The back to backs had a bit more wind to start with. The first race Tony and I  got away well and at the first mark we were almost together, down the broad reach/run I managed to get an overlap so that at X so that all I had to do was gybe and take the lead. The gods of the winds had other ideas. Huge (well fairly big, but nothing like last week) gust just before the gybe, I thought I’d got the boat balanced so carved into the gybe but probably knowing Tony was lurking ready to cut inside me I turned a bit too far and didn’t check the turn hard enough as the boom came over. Result – broached and capsized. It’s always important in windy conditions to stop the turn as the boom goes over otherwise the impetus of the boom hitting the stops  spins the boat on round and you broach. Good sport for the spectators I’m sure – even though the boat went turtle by quickly bringing it up and staying outside the boat as it righted – I got the boat up with very little water in and pulled myself onboard to restart just ahead on Arthur and Malcolm. Unfortunately I wasn’t quite quick enough and they ended up just ahead on me at the finish with Tony miles ahead. Lesson here rather like the first start – don’t try to be greedy, more important to make a good gybe than try to cut too close to the mark.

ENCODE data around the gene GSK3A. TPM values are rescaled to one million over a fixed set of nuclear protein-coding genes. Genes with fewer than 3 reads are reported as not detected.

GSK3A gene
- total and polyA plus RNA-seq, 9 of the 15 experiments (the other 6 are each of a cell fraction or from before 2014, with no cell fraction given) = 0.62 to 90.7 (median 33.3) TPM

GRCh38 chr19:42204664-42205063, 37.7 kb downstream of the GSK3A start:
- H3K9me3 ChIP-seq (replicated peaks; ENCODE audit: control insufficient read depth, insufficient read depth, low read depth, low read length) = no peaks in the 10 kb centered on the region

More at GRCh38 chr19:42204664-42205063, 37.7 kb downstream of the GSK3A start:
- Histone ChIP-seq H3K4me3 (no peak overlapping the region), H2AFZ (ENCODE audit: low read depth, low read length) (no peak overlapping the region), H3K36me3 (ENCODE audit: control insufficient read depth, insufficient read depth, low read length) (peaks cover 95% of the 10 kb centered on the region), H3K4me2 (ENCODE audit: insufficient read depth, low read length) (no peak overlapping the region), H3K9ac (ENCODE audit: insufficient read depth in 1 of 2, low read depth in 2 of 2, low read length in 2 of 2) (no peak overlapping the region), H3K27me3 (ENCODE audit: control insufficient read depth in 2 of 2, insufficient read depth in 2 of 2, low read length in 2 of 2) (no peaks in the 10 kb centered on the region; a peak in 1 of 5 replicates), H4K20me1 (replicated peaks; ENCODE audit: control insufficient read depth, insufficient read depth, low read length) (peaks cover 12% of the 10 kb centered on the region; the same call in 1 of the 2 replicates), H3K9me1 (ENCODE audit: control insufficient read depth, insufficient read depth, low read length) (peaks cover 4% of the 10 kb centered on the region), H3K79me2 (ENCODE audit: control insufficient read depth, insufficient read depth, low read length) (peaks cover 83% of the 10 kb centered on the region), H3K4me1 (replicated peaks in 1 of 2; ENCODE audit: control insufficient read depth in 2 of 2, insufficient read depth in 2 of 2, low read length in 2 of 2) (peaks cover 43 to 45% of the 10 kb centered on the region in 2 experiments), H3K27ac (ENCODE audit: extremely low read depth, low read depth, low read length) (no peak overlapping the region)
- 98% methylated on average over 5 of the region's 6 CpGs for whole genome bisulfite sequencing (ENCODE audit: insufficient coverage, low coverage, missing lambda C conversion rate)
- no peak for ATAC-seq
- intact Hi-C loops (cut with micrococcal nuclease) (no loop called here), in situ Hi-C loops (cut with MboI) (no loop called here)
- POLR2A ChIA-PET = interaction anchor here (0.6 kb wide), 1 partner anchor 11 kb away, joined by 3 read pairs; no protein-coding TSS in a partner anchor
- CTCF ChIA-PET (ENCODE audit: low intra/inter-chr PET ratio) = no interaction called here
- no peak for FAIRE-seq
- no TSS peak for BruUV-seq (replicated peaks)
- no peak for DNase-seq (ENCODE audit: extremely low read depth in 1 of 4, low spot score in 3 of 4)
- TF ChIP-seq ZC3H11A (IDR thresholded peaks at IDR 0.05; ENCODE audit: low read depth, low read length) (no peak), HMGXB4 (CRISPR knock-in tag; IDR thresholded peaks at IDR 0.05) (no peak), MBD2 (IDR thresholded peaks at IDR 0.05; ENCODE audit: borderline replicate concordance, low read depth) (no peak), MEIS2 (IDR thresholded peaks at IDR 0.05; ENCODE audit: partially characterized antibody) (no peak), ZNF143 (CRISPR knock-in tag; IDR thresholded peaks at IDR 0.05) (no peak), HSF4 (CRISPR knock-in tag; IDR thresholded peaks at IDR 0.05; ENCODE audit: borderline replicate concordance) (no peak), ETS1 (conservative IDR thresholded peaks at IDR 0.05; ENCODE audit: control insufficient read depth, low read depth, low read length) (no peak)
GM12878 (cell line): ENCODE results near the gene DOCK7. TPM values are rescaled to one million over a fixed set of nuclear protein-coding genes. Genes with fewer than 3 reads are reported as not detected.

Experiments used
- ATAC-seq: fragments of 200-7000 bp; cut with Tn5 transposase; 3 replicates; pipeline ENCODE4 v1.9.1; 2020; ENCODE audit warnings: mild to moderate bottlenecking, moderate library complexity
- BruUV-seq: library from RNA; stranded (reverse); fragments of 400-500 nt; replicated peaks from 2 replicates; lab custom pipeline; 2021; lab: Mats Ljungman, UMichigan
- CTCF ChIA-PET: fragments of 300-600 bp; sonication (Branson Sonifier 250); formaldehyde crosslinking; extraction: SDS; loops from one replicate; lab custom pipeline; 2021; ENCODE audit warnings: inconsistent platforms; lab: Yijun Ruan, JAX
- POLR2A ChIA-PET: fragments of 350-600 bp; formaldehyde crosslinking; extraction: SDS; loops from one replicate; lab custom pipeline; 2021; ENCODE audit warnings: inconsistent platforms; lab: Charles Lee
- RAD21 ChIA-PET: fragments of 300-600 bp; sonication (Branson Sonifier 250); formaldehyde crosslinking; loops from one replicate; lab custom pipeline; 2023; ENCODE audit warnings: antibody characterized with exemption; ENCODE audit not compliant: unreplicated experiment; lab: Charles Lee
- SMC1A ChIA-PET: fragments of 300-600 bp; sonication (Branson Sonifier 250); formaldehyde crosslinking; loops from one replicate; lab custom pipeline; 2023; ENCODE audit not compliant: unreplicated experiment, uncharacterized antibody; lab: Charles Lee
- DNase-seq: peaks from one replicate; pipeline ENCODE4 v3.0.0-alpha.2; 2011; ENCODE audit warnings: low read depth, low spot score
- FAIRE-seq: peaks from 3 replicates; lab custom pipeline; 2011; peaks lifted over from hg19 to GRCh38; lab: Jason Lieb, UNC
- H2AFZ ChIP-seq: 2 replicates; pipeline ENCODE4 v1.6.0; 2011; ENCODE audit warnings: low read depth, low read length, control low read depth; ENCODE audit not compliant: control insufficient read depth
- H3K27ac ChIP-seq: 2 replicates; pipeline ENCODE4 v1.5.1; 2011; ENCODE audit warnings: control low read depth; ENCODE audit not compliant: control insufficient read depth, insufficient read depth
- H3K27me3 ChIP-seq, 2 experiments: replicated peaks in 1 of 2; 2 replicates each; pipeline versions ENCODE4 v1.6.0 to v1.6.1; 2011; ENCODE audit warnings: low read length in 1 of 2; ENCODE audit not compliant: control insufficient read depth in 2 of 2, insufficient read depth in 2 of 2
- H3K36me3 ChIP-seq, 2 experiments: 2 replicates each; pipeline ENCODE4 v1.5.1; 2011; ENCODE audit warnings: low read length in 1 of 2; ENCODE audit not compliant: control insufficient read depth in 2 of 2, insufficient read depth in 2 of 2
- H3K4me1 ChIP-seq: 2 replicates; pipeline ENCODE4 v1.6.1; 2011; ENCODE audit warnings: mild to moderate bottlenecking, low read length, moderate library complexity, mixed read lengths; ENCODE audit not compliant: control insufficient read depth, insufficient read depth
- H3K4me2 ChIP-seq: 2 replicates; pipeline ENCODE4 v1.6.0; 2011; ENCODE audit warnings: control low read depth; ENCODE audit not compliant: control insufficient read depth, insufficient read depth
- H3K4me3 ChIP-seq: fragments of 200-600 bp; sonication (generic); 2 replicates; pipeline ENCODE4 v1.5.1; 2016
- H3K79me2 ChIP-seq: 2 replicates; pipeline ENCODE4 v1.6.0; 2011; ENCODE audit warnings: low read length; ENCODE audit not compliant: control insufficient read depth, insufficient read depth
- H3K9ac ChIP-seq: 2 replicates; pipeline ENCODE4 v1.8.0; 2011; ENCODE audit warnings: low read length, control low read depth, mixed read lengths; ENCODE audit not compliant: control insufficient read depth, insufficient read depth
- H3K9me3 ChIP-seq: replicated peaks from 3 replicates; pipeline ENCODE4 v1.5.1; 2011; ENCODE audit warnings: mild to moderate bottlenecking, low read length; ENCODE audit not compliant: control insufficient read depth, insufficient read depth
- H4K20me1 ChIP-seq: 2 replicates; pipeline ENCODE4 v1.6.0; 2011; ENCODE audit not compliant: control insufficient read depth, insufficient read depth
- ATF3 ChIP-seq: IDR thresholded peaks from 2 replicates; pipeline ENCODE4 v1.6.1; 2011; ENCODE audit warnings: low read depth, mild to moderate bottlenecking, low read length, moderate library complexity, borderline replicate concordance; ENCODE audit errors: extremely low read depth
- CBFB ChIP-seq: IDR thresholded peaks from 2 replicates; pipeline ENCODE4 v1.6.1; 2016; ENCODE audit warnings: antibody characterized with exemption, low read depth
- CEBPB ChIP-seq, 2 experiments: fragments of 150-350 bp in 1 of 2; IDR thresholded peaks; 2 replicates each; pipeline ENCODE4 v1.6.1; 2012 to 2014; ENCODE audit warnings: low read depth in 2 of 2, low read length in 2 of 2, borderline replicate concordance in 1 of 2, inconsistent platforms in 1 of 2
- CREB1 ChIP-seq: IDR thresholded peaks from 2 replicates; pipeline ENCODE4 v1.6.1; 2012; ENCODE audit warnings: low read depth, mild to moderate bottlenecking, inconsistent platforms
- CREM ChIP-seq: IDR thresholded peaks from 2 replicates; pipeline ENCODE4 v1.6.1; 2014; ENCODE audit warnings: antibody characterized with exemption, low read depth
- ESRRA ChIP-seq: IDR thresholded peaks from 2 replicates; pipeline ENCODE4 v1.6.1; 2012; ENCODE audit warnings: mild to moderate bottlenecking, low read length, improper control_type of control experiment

So – sailing a club boat. End result – still competitive, but definitely a bit slower than usual – I spent most of the races snapping at Malcolm and Arthurs heels. Things I noticed or changed… The boat felt bow heavy compared to my boat – thinking about it I have x Kg of lead correctors on the back of the plate case – if that weight is in wood further forward it is not so surprising. Rigging the boat I noticed that the mast seemed a lot more upright. I would have liked to move the heel forwards but it was too well bolted so I let the forestay off a bit more which allowed the mast to bend back. This flattened the luff of the sail a bit more than I really wanted (seemed to make made it very sensitive to over-sheeting and hard to get all tell-tales flying) but was a reasonable compromise and good when the wind came up. I added elastic on the tiller (down to back end of toes straps) to get the self centering that I like. I replaced the wind indicator – essential for downwind in my opinion, and I made sure that all the controls would work with my sail.  
    In the first race a had problems with the main jammer (older style Holt) because instead of releasing as you lift the mainsheet the jammer would swivel up. I tightened the bolt for the B2B races and it was then fine. Being able to quickly release main in the gusts is vital to keeping the boat flat and driving. If you delay or the gear makes you delay you have to overcorrect to get the boat level and you’ve just lost a few yards.
    The traveler does not adjust easily – rope is a bit too thick and the goes round a steep corner as it enters the blocks. I just set it an inch or so down and left it. Mainsheet was only three to one rather than 4:1 as I normally use, but it was surprisingly OK. Even in the windy parts I was able to play the main, but I did  have to use the kicker rather than just mainsheet tension to windward.
    (Usually) 4859